Mortgage Rate Back Above 5%
By Nathan Becker
The Wall Street Journal
February 5, 2010
Home-mortgage rates generally rose slightly this past week, with the average on 30-year fixed-rate mortgages edging back above 5%, according to Freddie Mac's weekly survey of mortgage loans.
Rates remained "relatively stable" for a second week amid "news of a strengthening housing market," said Freddie Chief Economist Frank Nothaft. Pending existing-home sales rebounded 1% in December from a record drop in November that was due, in part, to the original expiration of home-buyer tax credit, according to the National Association of Realtors. They have since been extended.
"More recently mortgage applications for home purchases jumped 10% at the end of January, according to figures from the Mortgage Bankers Association," Mr. Nothaft added.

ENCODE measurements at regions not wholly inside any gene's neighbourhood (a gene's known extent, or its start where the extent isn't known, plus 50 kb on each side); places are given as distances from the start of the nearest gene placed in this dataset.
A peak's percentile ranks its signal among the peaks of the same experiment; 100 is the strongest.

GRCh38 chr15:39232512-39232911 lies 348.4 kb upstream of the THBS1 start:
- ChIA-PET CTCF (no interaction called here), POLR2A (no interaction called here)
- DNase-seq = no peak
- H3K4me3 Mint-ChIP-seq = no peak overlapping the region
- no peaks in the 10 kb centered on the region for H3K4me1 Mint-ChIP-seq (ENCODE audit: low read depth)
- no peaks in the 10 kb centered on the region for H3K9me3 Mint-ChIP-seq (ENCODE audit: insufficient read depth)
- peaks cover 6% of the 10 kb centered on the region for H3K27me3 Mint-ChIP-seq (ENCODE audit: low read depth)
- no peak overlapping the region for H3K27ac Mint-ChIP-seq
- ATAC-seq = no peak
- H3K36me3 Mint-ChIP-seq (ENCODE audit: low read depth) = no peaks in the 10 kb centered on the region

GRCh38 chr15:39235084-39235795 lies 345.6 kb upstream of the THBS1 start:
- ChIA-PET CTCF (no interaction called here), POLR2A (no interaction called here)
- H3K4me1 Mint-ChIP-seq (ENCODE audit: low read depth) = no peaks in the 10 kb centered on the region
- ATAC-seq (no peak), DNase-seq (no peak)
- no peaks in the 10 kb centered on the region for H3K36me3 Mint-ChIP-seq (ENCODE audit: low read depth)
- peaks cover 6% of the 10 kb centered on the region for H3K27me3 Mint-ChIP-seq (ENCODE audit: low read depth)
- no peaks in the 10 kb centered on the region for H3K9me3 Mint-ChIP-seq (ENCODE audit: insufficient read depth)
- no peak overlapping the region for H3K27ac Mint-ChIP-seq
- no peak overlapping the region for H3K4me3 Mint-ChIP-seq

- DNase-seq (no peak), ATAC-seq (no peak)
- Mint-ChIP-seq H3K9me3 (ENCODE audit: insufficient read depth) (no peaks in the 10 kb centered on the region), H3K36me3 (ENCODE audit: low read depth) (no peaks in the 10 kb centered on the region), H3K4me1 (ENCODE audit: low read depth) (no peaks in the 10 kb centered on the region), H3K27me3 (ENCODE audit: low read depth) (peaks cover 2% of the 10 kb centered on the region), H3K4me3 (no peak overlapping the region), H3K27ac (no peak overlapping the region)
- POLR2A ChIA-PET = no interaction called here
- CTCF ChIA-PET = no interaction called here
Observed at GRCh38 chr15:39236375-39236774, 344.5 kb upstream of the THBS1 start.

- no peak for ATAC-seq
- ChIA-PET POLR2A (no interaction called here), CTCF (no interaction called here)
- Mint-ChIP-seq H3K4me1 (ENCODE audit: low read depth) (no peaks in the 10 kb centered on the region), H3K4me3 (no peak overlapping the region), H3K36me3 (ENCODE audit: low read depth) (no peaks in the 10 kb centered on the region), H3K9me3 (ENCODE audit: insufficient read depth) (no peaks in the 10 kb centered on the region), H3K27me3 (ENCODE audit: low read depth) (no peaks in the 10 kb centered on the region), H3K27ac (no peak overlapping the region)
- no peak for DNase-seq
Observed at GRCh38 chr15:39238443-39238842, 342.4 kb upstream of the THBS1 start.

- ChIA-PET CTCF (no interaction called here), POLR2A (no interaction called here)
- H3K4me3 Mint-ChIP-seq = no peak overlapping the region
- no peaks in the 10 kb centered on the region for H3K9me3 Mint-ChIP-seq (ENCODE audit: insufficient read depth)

But demand for new homes fell in December as cold weather and continued high unemployment chilled hopes for a housing market recovery, with single-family home sales dropping 7.6%, the Commerce Department said last week. December's drop followed a 9.3% plunge in November.
Meanwhile, the 30-year fixed-rate mortgage averaged 5.01% for the week ended Thursday, up from the prior week's 4.98% average but down from 5.25% a year ago. Rates on 15-year fixed were 4.4%, compared with 4.39% and 4.92% respectively.
Five-year Treasury-indexed hybrid adjustable-rate mortgages averaged 4.27%, up from last week's 4.25% and down from 5.26% a year earlier. One-years fell to 4.22% from 4.29% and 4.92%.
To obtain the rates, the fixed-rate mortgages required payment of an average 0.7 point, the five-year adjustable mortgage required a 0.6 point and the one-year had an average 0.5 point. A point is 1% of the mortgage amount, charged as prepaid interest.
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